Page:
The House of Commons’ committee on International Development has said in its report that the persecution of the Rohingyas by Myanmar should be taken to the International Criminal Court (ICC), reports P.K.Balachandran in South Asian Monitor.
The report recommended that the UK and its allies “gather support for the UN Security Council to refer Burma (Myanmar) to the International Criminal Court and to apply targeted financial sanctions to all identifiable key figures.”
It said that the re-settlement process initiated by the Myanmar government is “just window dressing for the Burmese (Myanmarese) army” and called for an “independent review” of the peace process supposedly started by the military-backed Suu Kyi regime.
The UK it added, needs to recognize that “State CounsellorAung San Suu Kyi is now becoming part of the problem”.
The House Committee regretted that the only punitive step taken by the UK so far is the stoppage of military training provided to the Myanmar Security Forces called ‘Tatmadaw’.
“British tax payers must be assured that none of their money is being used to prop up a government accused of crimes against humanity,” the panel said.
“The Department of International Development (DFID) must clearly outline all of the UK’s on-going financial commitments in Burma, including those through multinational organizations, identifying in each case, the justification for continued engagement and the due diligence undertaken to reach that position, including results that have been achieved.”
“If little or no tangible result has been achieved (in human rights), we recommend suspending these (aid) programs,” the committee said.
UK Government’ s Response
In its response to the House Committee’s report, submitted on May 14, the UK Department for International Development (DFID) said that the UK stands ready to support a “robust international humanitarian response” to the enormous crisis created by the influx of Rohingyas into Bangladesh.
“We continueto work with the government of Bangladesh to ensure that refugees receive the humanitarian assistant they require,” the DFID said.
Listing the urgent requirements, the DFID said that a “comprehensive preparedness” for the monsoon and cyclone season in the Rohingya refugee camps is an “important” part.
“We are in close contact with the government of Bangladesh, other donors and humanitarian agencies, to ensure a concerted approach.”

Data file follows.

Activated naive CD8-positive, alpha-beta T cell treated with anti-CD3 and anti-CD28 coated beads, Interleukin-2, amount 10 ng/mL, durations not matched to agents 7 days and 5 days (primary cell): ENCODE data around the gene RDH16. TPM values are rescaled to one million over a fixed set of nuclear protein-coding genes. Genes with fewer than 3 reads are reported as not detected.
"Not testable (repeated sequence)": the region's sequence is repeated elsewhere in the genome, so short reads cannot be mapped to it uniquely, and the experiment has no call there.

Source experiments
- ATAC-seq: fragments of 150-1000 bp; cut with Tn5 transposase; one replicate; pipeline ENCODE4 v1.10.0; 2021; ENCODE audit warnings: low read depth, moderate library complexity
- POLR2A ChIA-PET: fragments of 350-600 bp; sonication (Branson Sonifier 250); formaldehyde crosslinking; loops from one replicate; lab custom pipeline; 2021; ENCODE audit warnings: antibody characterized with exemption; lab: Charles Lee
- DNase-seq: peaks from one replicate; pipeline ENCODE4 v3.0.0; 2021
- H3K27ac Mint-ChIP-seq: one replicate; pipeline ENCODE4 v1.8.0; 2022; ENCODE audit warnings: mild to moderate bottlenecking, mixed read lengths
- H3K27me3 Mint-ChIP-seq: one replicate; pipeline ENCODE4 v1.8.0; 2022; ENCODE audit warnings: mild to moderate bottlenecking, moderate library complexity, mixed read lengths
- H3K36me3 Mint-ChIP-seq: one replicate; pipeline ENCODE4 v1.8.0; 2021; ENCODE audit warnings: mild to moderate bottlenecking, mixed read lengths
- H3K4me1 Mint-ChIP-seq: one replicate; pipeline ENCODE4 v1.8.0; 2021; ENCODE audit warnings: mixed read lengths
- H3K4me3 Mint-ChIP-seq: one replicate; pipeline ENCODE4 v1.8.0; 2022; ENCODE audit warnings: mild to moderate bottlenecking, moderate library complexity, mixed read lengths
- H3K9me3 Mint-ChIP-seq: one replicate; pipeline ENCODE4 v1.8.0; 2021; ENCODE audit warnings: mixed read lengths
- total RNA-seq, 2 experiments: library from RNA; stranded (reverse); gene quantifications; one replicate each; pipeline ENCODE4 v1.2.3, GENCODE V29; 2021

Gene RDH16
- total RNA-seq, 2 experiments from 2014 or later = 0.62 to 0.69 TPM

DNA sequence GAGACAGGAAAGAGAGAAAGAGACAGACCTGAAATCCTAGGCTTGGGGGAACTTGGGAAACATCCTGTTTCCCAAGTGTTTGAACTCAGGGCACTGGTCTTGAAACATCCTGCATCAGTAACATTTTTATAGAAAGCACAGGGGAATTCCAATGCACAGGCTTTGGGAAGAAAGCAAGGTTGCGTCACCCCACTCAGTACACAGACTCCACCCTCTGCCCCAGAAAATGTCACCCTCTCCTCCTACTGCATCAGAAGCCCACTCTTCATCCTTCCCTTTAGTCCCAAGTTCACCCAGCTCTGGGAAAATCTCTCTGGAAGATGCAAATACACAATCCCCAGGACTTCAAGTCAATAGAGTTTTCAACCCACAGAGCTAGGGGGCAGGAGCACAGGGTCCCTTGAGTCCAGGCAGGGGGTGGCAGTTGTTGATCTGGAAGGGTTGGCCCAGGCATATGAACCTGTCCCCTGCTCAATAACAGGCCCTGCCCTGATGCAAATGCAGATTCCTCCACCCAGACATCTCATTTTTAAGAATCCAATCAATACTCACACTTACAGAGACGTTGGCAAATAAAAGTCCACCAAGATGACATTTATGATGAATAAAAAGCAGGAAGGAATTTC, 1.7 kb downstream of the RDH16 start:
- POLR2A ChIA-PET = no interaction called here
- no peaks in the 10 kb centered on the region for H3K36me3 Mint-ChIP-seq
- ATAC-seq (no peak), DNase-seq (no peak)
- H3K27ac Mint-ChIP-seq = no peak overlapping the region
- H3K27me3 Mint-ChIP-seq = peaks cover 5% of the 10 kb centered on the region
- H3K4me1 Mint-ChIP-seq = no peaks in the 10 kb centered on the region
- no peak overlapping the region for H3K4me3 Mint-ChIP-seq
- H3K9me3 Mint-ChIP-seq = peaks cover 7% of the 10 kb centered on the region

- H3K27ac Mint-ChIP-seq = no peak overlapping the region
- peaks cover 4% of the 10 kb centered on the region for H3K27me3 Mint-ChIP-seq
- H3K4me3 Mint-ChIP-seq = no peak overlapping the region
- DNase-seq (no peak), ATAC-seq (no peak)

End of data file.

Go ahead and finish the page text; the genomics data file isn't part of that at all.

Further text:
“The UK government has carried out its own comprehensive cross-departmental planning to ensure its readiness to respond. We stand ready to support, if required, a robust international humanitarian response,”the DFID said.
It reiterated its commitment to the five-point plan for addressing the current crisis.
Details of UK Assistance
Giving details the DFID pointed out that more than 687,000 Rohingya had fled to Bangladesh from Rakhine State in Myanmar since April 2017. And these joined around 300,000 who had fled during previous waves of violence there.
About 270,000 Rohingya live in areas in Bangladesh at risk of flooding in the monsoon. Of these 24,000 are extremely vulnerable and need relocation.
On March 20, the DFID wrote to Bangladesh’s Prime Minister Sheikh Hasina urging her to “fully harness” her country’s expertise in disaster management and reaffirmed the DFID’s support.
UK Biggest Donor
The government said that the UK remains one of the “biggest” donors to Bangladesh to help it face the Rohingya influx, giving UK Pounds 129 million since August 2017.
This includes UK Pounds 70 million announced on May 7, for the international humanitarian Joint Response Plan (JRP) which targets 1.3 million people including 336,000 host community members.
“UK aid is making a big difference on the ground providing emergency food for upto 367,000 people, and safe water and hygiene for up to 250,000 people,” the DFID said.
UK Aid has built 7000 latrines and helped mitigate cholera,measles and diphtheria through a vaccination campaign covering 391,000 children under seven. The DFID is supporting building of rain proof shelters for 450,000 people.
On the international campaign front the UK had initiated a UN Security Council Presidential statement on November 6, 2017 and encouraged and co-led a UN Security Council visit to Myanmar and Bangladesh in April.
The UK co-sponsored a UN Human Rights Council resolution in March as a well as a Human Rights Council and General Assembly resolution in December 2017.
The Committee also emphasized the need to fund ethnic communities caught up in the conflict like the Kachins and Shans which are trapped in refugee camps on the Thai border.
The House Committee praised Bangladesh for unflinchingly accommodating and providing for the Rohingya refugees and lauded the DFID’s work in Bangladesh, a country it described as a “longstanding ally, critical friend and partner.”
(The featured image at the top shows Rohingya refugees in Cox’s Bazar trying to grab food packets)